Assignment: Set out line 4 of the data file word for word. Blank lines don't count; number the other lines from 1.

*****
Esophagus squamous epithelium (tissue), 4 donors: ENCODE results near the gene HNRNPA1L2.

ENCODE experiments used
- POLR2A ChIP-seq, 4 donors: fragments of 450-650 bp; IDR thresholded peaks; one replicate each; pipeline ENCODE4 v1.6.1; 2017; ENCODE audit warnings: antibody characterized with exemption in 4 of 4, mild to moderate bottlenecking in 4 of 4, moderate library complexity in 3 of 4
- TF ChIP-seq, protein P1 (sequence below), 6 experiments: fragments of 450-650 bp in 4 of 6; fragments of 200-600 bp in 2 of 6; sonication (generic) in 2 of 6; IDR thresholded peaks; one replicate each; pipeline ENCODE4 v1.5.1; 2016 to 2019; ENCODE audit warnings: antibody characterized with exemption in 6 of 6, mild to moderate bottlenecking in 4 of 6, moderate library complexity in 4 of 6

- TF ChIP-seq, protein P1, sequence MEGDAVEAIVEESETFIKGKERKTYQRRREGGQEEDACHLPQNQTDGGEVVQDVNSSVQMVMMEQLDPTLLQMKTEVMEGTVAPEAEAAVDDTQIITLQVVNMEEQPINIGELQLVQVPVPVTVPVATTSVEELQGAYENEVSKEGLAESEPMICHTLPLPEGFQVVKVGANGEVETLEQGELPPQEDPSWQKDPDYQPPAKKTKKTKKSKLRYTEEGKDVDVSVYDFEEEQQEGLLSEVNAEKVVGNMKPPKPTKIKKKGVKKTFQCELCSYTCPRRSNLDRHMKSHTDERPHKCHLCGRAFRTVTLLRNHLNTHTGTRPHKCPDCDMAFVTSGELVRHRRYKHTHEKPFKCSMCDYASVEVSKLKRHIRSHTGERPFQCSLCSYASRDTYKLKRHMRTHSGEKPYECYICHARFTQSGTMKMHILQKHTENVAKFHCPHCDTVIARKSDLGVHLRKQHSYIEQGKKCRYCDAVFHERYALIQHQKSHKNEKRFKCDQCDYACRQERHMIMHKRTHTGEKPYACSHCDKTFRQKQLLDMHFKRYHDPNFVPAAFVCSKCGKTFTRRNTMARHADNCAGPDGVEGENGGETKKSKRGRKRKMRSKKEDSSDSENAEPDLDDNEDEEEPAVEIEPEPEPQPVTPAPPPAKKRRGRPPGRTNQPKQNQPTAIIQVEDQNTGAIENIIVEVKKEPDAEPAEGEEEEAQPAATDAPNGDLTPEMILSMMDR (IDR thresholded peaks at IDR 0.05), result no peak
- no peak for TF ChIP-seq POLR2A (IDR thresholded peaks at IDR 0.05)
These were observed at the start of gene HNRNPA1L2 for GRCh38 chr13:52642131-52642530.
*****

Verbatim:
- TF ChIP-seq, protein P1 (sequence below), 6 experiments: fragments of 450-650 bp in 4 of 6; fragments of 200-600 bp in 2 of 6; sonication (generic) in 2 of 6; IDR thresholded peaks; one replicate each; pipeline ENCODE4 v1.5.1; 2016 to 2019; ENCODE audit warnings: antibody characterized with exemption in 6 of 6, mild to moderate bottlenecking in 4 of 6, moderate library complexity in 4 of 6